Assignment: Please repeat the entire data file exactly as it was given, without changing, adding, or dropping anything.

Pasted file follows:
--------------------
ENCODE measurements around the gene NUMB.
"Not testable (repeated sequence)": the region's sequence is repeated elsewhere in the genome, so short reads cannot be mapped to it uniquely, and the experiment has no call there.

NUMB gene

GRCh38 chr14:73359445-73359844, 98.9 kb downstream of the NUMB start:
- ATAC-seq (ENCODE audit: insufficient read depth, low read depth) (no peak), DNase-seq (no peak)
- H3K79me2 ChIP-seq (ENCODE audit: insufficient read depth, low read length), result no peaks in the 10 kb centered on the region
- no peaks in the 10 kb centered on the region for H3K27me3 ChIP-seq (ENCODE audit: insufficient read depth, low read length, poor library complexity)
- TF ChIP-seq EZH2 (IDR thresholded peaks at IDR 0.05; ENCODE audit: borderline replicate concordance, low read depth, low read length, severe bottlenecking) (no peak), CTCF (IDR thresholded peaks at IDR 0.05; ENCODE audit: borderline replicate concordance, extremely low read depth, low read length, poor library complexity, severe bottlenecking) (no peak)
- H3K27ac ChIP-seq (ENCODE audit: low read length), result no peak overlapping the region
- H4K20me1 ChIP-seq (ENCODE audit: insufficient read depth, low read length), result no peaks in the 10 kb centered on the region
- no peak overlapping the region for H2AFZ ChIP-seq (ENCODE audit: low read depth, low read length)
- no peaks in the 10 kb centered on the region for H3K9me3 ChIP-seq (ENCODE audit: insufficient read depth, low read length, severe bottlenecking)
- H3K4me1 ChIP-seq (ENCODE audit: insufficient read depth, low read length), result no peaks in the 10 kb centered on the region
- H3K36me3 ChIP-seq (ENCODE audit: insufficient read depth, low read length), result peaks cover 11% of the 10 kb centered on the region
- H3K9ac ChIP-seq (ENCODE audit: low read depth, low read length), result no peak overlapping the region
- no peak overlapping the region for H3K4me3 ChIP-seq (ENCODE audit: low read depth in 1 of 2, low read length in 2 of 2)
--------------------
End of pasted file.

ENCODE measurements around the gene NUMB.
"Not testable (repeated sequence)": the region's sequence is repeated elsewhere in the genome, so short reads cannot be mapped to it uniquely, and the experiment has no call there.

NUMB gene

GRCh38 chr14:73359445-73359844, 98.9 kb downstream of the NUMB start:
- ATAC-seq (ENCODE audit: insufficient read depth, low read depth) (no peak), DNase-seq (no peak)
- H3K79me2 ChIP-seq (ENCODE audit: insufficient read depth, low read length), result no peaks in the 10 kb centered on the region
- no peaks in the 10 kb centered on the region for H3K27me3 ChIP-seq (ENCODE audit: insufficient read depth, low read length, poor library complexity)
- TF ChIP-seq EZH2 (IDR thresholded peaks at IDR 0.05; ENCODE audit: borderline replicate concordance, low read depth, low read length, severe bottlenecking) (no peak), CTCF (IDR thresholded peaks at IDR 0.05; ENCODE audit: borderline replicate concordance, extremely low read depth, low read length, poor library complexity, severe bottlenecking) (no peak)
- H3K27ac ChIP-seq (ENCODE audit: low read length), result no peak overlapping the region
- H4K20me1 ChIP-seq (ENCODE audit: insufficient read depth, low read length), result no peaks in the 10 kb centered on the region
- no peak overlapping the region for H2AFZ ChIP-seq (ENCODE audit: low read depth, low read length)
- no peaks in the 10 kb centered on the region for H3K9me3 ChIP-seq (ENCODE audit: insufficient read depth, low read length, severe bottlenecking)
- H3K4me1 ChIP-seq (ENCODE audit: insufficient read depth, low read length), result no peaks in the 10 kb centered on the region
- H3K36me3 ChIP-seq (ENCODE audit: insufficient read depth, low read length), result peaks cover 11% of the 10 kb centered on the region
- H3K9ac ChIP-seq (ENCODE audit: low read depth, low read length), result no peak overlapping the region
- no peak overlapping the region for H3K4me3 ChIP-seq (ENCODE audit: low read depth in 1 of 2, low read length in 2 of 2)